Rounds voices concerns about repealing Iraq War authorization
The attached interview originally aired on In the Moment on SDPB Radio.
U.S. Senator Mike Rounds has reservations about repealing the Congressional resolution that facilitated the Iraq War.
Senate Democrats say the decision is an important symbolic move to reaffirm Congress’ war powers and signal support for the Iraqi government.
But Rounds worries repealing the 2002 Iraq War authorization could undermine the United States’ goals in the region. Though the war formally ended in 2011, about 2,500 U.S. military personnel remain in the country.
“We still have young men and women in Iraq today,” said Rounds, who serves on the Senate Armed Services Committee. “I don’t want to be in a position where we don’t have the authorities in place to protect them, should anything happen.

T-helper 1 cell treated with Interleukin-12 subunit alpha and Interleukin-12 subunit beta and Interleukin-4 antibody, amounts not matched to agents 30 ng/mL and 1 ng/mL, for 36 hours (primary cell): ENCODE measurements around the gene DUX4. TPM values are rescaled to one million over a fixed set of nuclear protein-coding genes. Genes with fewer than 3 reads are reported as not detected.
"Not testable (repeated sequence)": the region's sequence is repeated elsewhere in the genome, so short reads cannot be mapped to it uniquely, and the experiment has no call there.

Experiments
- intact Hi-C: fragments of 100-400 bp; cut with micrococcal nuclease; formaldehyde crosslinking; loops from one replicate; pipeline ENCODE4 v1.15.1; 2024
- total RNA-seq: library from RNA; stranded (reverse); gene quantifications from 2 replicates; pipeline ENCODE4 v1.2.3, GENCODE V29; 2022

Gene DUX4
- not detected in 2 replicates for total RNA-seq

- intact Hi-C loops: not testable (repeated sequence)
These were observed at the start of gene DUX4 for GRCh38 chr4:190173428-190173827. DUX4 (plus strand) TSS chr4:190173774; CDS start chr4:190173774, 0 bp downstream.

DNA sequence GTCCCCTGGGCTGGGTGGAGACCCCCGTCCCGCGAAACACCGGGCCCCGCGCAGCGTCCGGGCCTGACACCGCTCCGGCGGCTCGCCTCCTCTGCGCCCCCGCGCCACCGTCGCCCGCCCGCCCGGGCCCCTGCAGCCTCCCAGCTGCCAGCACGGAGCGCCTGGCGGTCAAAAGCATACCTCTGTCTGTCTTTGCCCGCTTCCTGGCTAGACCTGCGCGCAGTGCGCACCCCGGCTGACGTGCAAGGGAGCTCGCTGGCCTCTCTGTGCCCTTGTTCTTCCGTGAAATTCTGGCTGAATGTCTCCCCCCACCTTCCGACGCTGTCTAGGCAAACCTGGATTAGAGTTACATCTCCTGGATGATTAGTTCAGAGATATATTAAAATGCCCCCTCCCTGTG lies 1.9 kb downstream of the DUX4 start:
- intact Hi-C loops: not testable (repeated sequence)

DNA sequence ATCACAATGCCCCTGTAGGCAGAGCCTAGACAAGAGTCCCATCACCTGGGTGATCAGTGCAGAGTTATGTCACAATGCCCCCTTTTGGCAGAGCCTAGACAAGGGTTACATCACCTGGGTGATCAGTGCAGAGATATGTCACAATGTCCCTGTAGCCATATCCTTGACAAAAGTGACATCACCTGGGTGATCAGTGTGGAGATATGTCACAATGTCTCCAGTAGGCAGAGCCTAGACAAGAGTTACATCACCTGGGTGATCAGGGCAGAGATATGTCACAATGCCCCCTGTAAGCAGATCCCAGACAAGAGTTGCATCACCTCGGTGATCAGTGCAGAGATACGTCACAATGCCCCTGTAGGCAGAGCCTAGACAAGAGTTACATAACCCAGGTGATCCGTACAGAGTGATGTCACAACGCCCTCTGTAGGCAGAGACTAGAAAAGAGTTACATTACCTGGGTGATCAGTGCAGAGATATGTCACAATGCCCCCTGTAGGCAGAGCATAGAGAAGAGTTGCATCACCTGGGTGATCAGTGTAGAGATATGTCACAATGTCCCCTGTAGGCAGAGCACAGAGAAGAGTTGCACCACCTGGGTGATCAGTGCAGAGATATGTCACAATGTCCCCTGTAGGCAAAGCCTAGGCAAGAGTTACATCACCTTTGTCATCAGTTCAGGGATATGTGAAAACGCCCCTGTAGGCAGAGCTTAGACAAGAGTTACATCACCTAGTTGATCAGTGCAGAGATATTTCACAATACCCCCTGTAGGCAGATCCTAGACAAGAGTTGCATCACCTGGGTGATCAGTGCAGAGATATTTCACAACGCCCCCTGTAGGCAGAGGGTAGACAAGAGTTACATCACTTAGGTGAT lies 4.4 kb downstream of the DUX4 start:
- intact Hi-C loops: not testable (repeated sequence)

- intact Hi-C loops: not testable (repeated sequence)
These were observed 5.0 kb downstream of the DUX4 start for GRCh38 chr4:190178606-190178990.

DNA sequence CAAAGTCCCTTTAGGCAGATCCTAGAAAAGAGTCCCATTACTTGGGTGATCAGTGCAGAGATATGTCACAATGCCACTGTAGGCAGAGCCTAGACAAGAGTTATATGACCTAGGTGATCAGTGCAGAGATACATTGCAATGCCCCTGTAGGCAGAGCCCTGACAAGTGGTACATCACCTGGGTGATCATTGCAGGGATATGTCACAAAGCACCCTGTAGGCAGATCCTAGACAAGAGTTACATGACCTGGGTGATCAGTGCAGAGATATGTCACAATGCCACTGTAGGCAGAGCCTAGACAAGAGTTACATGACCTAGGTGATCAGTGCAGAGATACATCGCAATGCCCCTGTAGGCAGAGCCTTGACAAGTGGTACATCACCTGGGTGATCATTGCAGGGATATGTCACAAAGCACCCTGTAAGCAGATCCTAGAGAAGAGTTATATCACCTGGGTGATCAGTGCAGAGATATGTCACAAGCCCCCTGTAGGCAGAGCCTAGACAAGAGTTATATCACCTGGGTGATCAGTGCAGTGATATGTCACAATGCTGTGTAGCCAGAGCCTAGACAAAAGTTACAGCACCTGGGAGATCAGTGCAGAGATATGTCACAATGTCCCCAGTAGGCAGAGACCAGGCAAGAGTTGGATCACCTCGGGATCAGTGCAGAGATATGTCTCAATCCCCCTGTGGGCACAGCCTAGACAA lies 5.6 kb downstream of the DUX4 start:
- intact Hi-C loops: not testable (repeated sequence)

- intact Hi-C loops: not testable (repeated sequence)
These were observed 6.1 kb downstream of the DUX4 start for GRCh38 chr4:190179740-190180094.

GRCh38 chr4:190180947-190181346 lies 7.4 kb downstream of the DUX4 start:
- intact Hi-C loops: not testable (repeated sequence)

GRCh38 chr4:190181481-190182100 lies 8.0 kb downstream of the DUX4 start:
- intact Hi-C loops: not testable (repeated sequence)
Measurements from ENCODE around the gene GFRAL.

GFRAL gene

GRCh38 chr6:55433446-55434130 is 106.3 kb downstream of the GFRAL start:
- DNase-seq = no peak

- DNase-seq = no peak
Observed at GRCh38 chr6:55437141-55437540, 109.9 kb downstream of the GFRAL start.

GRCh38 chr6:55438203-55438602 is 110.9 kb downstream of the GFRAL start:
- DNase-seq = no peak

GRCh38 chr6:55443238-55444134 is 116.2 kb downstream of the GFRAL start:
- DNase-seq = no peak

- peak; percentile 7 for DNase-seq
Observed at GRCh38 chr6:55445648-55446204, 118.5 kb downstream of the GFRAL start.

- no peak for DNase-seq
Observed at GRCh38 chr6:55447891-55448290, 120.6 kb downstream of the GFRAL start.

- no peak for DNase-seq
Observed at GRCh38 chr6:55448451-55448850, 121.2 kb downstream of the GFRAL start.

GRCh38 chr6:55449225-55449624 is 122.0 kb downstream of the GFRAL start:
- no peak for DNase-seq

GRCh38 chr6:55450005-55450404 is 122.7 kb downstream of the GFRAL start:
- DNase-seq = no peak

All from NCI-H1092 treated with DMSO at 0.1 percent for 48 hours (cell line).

Rounds supports repealing the 1991 resolution authorizing the Gulf War.
Last week, he and Sen. John Thune voted against advancing a bill to repeal both authorizations. Rounds described the decision as a procedural vote.
“We wanted to make sure we had the opportunity to offer some additional amendments, specifically because we still have an interest in that part of the world,” he said.
Rep. Dusty Johnson voted against repealing the 2002 authorization in June 2021.
The Senate is debating the proposal this week. The legislation, which is supported by the White House, does not affect the 2001 war on terrorism authorization.